Tuesday, January 25, 2011

Colorism Wars

Here we go again....
Cherished readers, I closed the year 2010 with a pre-holiday hiatus blog post entitled For Mixed Girls, For Black Girls. I wrote it as a call to "lighted skinned" and "dark skinned" women in the black and mixed-black community to confront our pain and our struggles and ultimately come to a place of healing, love and understanding. No sooner do we hit the  new year, however, does a club in Columbus, Ohio start planning a "Dark Skinned vs. Light Skinned Party" (Exhibit A to our right).  Club promoters apparently thought it would be cute to use the Twitter hashtags #teamlightskin and #teamdarkskin as inspiration for their party, which has subsequently caused a Twitter frenzy and blogosphere sound-off (see Clutch Magazine's article on the party) over the past few weeks...

To add fuel to the already volatile colorism battle that ensued in cyperspace, our very own mixed race entrepreneurs of Mixed Chicks hair products-- a brand that makes products for naturally curly/kinky hair (and which I've been using religiously until well, now) allegedly tweeted 
"#teamlightskin sure hope all will try @Mixedchicks to care 4 those curls.” The company has stated that it sent messages to all teams, not just #teamlightskin. (check out Black Girl With Long Hair's article on this subject. In addition, Sakita Holley's blog discusses the brand's PR epic fail that caused huge fallout in this article ).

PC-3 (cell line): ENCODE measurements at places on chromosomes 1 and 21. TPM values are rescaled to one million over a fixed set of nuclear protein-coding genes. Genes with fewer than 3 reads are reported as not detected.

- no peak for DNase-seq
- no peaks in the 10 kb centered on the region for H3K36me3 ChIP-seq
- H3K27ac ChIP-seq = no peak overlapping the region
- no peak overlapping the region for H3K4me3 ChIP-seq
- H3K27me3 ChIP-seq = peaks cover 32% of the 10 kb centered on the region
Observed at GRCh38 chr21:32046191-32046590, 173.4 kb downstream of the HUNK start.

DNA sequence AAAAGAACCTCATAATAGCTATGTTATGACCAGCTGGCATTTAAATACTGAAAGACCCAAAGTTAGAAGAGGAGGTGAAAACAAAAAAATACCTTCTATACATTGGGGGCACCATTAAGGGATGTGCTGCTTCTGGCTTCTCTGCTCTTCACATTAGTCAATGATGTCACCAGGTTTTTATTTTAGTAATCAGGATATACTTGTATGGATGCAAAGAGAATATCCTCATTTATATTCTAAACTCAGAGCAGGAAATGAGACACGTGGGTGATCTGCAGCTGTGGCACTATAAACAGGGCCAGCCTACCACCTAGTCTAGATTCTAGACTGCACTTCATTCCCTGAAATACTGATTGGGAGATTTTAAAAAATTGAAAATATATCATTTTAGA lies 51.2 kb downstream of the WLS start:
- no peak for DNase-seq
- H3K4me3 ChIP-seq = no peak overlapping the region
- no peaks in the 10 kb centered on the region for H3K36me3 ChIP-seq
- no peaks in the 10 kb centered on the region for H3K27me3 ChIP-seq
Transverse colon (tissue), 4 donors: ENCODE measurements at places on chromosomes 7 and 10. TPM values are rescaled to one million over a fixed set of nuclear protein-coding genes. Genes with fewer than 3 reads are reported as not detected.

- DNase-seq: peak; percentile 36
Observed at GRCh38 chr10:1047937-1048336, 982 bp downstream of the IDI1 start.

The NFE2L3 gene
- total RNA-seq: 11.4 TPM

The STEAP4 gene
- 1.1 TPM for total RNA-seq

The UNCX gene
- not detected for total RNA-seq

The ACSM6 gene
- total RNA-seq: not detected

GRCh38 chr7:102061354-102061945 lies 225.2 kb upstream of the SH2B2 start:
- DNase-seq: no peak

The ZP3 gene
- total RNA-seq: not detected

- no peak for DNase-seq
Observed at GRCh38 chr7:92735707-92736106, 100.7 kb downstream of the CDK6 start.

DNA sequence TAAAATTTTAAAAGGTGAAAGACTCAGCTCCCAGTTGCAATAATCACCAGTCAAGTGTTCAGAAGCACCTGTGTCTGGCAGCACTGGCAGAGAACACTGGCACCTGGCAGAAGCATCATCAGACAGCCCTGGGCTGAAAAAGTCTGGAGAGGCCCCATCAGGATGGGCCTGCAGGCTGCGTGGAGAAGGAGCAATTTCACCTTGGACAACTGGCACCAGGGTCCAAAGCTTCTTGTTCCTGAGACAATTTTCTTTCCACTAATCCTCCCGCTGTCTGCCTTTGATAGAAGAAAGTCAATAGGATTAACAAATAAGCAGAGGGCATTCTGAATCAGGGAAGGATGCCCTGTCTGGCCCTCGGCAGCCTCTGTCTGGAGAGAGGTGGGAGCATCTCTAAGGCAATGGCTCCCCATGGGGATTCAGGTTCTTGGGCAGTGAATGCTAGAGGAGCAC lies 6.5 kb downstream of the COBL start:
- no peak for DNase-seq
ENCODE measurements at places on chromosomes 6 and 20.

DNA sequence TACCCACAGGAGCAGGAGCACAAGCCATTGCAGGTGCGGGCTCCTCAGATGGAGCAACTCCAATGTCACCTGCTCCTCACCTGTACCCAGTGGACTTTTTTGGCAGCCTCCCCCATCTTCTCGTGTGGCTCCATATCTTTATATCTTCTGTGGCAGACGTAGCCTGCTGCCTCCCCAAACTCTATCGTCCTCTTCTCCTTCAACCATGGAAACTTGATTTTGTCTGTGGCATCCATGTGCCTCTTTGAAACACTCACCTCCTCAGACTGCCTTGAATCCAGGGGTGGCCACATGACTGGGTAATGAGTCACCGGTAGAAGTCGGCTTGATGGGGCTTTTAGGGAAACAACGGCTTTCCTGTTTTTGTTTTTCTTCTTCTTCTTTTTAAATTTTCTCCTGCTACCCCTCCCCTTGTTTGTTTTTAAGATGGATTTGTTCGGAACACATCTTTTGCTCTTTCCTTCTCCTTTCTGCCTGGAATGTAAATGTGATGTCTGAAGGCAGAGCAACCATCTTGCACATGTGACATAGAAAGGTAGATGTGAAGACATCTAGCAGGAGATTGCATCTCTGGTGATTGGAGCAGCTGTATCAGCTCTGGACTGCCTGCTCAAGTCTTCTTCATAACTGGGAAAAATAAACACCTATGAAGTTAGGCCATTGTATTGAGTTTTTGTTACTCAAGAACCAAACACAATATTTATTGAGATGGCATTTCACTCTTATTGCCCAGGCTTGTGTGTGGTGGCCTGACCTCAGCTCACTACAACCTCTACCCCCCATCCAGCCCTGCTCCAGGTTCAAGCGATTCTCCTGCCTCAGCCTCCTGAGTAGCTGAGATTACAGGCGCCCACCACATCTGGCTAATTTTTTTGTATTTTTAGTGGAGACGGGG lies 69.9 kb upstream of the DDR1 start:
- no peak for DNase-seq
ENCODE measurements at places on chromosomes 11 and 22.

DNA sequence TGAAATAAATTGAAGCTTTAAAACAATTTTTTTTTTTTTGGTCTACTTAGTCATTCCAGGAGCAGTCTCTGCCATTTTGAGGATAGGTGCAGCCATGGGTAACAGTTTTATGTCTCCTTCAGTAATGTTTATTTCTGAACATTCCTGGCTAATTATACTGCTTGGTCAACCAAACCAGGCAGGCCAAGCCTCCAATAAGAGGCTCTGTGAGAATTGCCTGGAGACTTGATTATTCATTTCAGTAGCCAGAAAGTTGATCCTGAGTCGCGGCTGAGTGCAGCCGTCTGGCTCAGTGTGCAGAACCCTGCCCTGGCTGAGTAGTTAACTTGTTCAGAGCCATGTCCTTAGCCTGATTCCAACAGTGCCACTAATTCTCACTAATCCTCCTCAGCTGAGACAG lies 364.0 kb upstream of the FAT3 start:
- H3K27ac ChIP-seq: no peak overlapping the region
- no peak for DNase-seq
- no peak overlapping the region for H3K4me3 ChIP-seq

But I guess for me that's neither here nor there. The damage, despite whatever good, clean intentions has been done. The Mixedchicks tweeter was a bit unsympathetic if not wholly ahistorical in their follow-up responses to the Twitter debate. The Mixedchicks tweeter seemed to think that we've moved beyond our issues with colorism stating "we didn't realize there was "a war" still. thought everyone celebrated difference like that. again, we apologize." Look, I as much as the next one would like to fantasize about how we can fix the world's ills one natural curly/kinky head and magic hair potion at a time. Yet for some communities, particularly those with people of African descent, hair is political and skin color is political. It's kind of a fact of life at this point. Things have been deeply internalized through systems and institutions of power and oppression that predate you and I, but somehow still effect our day to day. Yeah, it sounds all doom and gloom. And in these our postracial climes, it's not sexy and cute to talk about it. "Let's Confront Colorism" doesn't make quite as hot a party flier. That, however, doesn't make it a non-issue. In many ways colorism and its tons of baggage is a very intra-community issue affecting Latin@, Asian, indigenous and mixed communities alike both here at home and abroad.

There's nothing that gets to me more than colorism within communities of color and the minute I feel like we're taking one step forward, we take a hundred steps back.

Yet, what does it mean for us to move forward? Thoughts?

(Check out BGLH guest blogger "Makiya's" article " A bi-racial woman’s response to the Mixed Chicks Twitter debate

2 comments:

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    تستخدم اجهزة التنظيف الحديثة التي تستوردها من الخارج مع أفضل المواد المنظفة التي لها تأثير فعال وقوي في إزالة البقع الصعبة المتراكمة على الأقمشة .
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